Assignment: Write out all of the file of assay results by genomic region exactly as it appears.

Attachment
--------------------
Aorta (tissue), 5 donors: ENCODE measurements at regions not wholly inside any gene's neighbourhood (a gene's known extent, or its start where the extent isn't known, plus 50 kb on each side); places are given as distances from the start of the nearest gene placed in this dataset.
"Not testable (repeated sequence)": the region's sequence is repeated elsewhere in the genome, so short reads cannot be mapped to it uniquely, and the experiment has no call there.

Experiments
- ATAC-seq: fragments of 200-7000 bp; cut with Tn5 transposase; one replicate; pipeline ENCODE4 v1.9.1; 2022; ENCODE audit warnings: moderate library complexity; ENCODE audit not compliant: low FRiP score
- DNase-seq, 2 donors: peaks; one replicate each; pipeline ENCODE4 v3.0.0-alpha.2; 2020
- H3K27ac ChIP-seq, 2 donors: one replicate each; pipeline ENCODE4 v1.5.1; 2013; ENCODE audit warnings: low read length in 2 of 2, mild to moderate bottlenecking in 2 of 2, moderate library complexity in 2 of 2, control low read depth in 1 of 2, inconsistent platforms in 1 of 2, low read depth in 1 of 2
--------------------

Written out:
Aorta (tissue), 5 donors: ENCODE measurements at regions not wholly inside any gene's neighbourhood (a gene's known extent, or its start where the extent isn't known, plus 50 kb on each side); places are given as distances from the start of the nearest gene placed in this dataset.
"Not testable (repeated sequence)": the region's sequence is repeated elsewhere in the genome, so short reads cannot be mapped to it uniquely, and the experiment has no call there.

Experiments
- ATAC-seq: fragments of 200-7000 bp; cut with Tn5 transposase; one replicate; pipeline ENCODE4 v1.9.1; 2022; ENCODE audit warnings: moderate library complexity; ENCODE audit not compliant: low FRiP score
- DNase-seq, 2 donors: peaks; one replicate each; pipeline ENCODE4 v3.0.0-alpha.2; 2020
- H3K27ac ChIP-seq, 2 donors: one replicate each; pipeline ENCODE4 v1.5.1; 2013; ENCODE audit warnings: low read length in 2 of 2, mild to moderate bottlenecking in 2 of 2, moderate library complexity in 2 of 2, control low read depth in 1 of 2, inconsistent platforms in 1 of 2, low read depth in 1 of 2